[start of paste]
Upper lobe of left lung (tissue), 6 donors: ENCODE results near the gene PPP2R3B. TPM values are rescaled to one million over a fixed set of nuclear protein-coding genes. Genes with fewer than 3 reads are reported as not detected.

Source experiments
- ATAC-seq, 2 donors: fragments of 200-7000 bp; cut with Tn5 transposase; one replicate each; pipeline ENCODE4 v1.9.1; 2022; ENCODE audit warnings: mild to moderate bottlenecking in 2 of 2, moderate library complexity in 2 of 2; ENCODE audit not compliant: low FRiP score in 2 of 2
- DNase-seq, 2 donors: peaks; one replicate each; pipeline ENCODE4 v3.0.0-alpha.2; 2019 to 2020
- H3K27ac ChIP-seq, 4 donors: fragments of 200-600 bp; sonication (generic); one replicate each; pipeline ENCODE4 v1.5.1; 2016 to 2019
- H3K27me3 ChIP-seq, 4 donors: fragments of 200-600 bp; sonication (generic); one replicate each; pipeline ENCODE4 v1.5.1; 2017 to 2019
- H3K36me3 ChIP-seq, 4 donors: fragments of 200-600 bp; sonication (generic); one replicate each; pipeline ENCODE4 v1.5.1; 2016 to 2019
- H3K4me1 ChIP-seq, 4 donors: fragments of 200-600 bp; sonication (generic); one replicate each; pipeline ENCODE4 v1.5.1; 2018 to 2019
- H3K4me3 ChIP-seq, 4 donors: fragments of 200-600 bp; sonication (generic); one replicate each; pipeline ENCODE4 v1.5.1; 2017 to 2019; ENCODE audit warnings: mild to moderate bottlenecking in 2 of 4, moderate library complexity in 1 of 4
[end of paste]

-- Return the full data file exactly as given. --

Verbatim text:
Upper lobe of left lung (tissue), 6 donors: ENCODE results near the gene PPP2R3B. TPM values are rescaled to one million over a fixed set of nuclear protein-coding genes. Genes with fewer than 3 reads are reported as not detected.

Source experiments
- ATAC-seq, 2 donors: fragments of 200-7000 bp; cut with Tn5 transposase; one replicate each; pipeline ENCODE4 v1.9.1; 2022; ENCODE audit warnings: mild to moderate bottlenecking in 2 of 2, moderate library complexity in 2 of 2; ENCODE audit not compliant: low FRiP score in 2 of 2
- DNase-seq, 2 donors: peaks; one replicate each; pipeline ENCODE4 v3.0.0-alpha.2; 2019 to 2020
- H3K27ac ChIP-seq, 4 donors: fragments of 200-600 bp; sonication (generic); one replicate each; pipeline ENCODE4 v1.5.1; 2016 to 2019
- H3K27me3 ChIP-seq, 4 donors: fragments of 200-600 bp; sonication (generic); one replicate each; pipeline ENCODE4 v1.5.1; 2017 to 2019
- H3K36me3 ChIP-seq, 4 donors: fragments of 200-600 bp; sonication (generic); one replicate each; pipeline ENCODE4 v1.5.1; 2016 to 2019
- H3K4me1 ChIP-seq, 4 donors: fragments of 200-600 bp; sonication (generic); one replicate each; pipeline ENCODE4 v1.5.1; 2018 to 2019
- H3K4me3 ChIP-seq, 4 donors: fragments of 200-600 bp; sonication (generic); one replicate each; pipeline ENCODE4 v1.5.1; 2017 to 2019; ENCODE audit warnings: mild to moderate bottlenecking in 2 of 4, moderate library complexity in 1 of 4